Though Investors See Opportunity In Education, K-12 Ranks Low
Venture capitalists are still on the lookout for opportunities to invest in education.
The good news for entrepreneurs trying to crack the education market emerged from a survey of more than 40 venture capital firms nationwide.
"There are more targeted investment funds" for education, said Jeffrey A. Fromm, the president of KnowledgeQuest Ventures LLC, a New York City consulting firm that conducted the survey. Precollegiate education ranks low, however, among investors' specific areas of interest.
The findings from the second annual survey were released here at the fourth annual Education Industry Finance and Investment Institute. The Sept. 16-17 meeting, organized by Fulcrum Information Services Inc., brought together entrepreneurs, investment analysts, venture capitalists, and others interested in education-related businesses.
Venture capital firms provide crucial early funding to business start-ups, then take a profit when a company is sold or begins selling stock to the public. Among the education management organizations that have had significant venture capital investments are Edison Schools Inc. (formerly the Edison Project), a New York City company that manages charter schools and traditional public schools, and Advantage Schools Inc., a Boston company that manages charter schools.
According to the KnowledgeQuest survey of more than 40 venture capital firms nationwide, the top area of interest for investing in education is companies that specialize in corporate training, followed by Internet-based education businesses.
Venture capitalists had the lowest level of interest in child care, K-12 education services, and services for at-risk youths. Although many venture capital firms have invested in Edison and other K-12 management firms, others have shied away from that sector.
"That's an area we don't understand well," said Elliot R. Royce, a senior vice president at GE Capital, the venture capital arm of General Electric Inc. "It has lots of government and union involvement--things GE is trying to stay away from."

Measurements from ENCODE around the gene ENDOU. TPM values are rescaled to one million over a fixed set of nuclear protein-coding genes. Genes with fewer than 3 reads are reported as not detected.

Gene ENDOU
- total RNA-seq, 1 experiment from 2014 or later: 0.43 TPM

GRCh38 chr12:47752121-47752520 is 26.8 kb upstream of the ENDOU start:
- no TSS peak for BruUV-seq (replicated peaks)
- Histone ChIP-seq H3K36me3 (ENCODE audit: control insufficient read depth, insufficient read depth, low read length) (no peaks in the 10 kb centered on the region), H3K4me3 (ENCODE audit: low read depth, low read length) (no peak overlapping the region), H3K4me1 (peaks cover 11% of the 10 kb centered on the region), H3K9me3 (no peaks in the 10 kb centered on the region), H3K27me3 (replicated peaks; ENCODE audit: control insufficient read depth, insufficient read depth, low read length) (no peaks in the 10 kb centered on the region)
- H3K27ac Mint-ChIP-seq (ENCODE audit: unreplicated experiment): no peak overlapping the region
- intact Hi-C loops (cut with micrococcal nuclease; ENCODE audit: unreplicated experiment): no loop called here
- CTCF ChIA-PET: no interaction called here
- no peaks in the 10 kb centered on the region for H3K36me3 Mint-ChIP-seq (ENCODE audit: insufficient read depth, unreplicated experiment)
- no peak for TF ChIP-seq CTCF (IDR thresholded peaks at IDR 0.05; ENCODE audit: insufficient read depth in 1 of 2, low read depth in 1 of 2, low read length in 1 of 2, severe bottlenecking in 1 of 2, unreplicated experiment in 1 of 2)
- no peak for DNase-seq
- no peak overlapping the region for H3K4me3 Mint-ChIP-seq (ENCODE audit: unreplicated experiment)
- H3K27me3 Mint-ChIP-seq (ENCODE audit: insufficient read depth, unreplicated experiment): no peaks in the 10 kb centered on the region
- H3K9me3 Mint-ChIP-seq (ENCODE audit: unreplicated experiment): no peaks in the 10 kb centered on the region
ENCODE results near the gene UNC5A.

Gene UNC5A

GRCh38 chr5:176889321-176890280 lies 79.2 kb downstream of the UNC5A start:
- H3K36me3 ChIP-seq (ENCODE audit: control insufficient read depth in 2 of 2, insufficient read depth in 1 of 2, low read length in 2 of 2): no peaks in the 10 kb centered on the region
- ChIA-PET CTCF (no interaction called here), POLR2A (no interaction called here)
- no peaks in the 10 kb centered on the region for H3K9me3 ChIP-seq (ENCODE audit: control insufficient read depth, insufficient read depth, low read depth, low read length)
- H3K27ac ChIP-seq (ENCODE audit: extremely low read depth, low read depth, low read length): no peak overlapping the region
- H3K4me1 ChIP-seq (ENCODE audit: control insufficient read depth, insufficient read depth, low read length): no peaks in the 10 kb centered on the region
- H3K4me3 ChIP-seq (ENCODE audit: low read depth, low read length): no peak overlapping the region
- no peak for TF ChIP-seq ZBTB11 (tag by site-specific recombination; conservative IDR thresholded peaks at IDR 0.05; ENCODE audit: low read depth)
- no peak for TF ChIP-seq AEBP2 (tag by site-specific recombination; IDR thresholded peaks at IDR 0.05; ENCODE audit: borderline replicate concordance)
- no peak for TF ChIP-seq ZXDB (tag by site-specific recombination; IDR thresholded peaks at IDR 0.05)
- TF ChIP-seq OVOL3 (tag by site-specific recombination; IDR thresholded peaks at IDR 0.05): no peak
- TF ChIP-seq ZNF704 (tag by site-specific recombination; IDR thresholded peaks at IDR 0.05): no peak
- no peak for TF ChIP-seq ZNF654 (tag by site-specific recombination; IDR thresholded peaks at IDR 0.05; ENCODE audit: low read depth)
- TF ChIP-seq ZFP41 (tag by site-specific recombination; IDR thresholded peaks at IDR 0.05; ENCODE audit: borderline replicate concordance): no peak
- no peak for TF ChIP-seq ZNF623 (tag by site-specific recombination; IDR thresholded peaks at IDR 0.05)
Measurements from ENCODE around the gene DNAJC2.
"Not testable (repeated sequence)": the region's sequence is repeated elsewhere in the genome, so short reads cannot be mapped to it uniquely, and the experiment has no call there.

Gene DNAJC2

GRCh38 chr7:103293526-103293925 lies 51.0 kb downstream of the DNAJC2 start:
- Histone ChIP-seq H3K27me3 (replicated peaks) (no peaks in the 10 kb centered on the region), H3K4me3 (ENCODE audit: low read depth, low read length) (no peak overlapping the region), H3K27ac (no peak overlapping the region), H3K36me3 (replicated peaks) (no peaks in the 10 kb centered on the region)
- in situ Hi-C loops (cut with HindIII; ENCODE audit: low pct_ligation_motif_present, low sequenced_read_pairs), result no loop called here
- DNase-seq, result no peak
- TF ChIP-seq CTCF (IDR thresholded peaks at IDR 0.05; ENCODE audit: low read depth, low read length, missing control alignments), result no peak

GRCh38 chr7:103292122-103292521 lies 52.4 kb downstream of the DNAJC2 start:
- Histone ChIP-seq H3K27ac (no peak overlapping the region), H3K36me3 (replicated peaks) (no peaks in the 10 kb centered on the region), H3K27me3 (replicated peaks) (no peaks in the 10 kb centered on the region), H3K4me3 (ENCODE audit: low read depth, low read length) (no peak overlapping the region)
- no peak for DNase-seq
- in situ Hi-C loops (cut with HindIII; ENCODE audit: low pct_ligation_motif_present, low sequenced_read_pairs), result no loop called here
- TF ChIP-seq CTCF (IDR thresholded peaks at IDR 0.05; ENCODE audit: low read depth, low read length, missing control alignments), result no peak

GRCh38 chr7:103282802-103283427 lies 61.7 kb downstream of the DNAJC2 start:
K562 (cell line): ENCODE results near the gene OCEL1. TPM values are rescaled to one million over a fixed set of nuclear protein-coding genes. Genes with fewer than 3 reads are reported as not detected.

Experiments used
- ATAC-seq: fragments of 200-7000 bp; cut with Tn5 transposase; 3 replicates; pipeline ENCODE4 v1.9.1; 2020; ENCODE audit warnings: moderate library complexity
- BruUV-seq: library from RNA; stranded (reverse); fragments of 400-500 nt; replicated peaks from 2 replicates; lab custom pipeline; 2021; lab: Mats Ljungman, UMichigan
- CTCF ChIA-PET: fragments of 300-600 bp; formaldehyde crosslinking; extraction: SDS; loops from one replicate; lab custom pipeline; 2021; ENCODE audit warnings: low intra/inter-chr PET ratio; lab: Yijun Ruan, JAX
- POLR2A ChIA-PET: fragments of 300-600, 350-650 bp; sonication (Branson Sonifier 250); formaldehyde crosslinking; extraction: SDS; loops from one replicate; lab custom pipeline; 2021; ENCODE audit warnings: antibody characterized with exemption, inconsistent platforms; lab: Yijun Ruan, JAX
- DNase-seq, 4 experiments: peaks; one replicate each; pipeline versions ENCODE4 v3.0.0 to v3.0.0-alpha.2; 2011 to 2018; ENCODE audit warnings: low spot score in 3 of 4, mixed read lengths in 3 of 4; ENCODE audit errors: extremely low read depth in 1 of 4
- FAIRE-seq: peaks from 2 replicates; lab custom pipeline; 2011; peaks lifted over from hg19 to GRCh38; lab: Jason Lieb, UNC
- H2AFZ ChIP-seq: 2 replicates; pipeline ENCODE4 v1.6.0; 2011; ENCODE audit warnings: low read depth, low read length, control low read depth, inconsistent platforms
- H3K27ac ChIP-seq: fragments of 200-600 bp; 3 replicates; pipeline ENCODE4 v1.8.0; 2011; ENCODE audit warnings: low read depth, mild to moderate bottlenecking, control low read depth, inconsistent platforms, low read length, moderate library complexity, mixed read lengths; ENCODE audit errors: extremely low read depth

Several participants noted that with the general health of the economy, venture firms are flush with capital to invest. "There is a lot of money out there," said A. Richard Caputo Jr., a partner in the Jordan Co., a New York City investment firm.
Mr. Royce said the education industry "has been a bit underdiscovered. This is a great industry."
Many analysts here were awaiting with great anticipation the initial public offering of stock from Edison Schools, which is expected to go to market sometime this fall. Edison has filed for a public offering of as much as $172 million in stock. ("Edison Project, Now Edison Schools Inc., Plans To Go Public," Sept. 8, 1999.)
Christopher Whittle, the company's president and chief executive officer, appeared at the conference but gave only a general speech because of federal securities regulations that require a "silent period" for company executives surrounding an initial public offering.
S. Joshua Lewis, a managing director with the New York City investment firm E.M. Warburg Pincus & Co., summed up the sentiment of several participants: "With Edison, a great IPO and a sustained value afterward will be great news for all of us."
Just as Coca-Cola is sold around the globe, might U.S. education companies see the world as their market? And what is to keep foreign education businesses from entering the American market?
"The new education economy is unquestionably global in scope and, as a result, entrepreneurs and investors are exploring new markets and new partnering opportunities around the world," said Peter Stokes, the executive vice president of EduVentures LLC, a Boston consulting firm.
Participants at a session here devoted to such issues pointed out that Edison Schools has explored expanding to Britain. Sylvan Learning Systems Inc., the Baltimore-based provider of supplemental educational services, has launched an international universities initiative.
Meanwhile, the Open University, based in Britain, has established a distance-learning business in the United States.
James Tooley, a professor of education policy at the University of Newcastle in England, sees abundant investment opportunities in for-profit education companies worldwide.
"Entrepreneurs in developing countries have created educational opportunities which are profitable, which are financed almost entirely from student-fee income, and which are open to mass markets, not just to the elite," he said.
Vol. 19, Issue 5, Page 12Published in Print: September 29, 1999, as Reporter's Notebook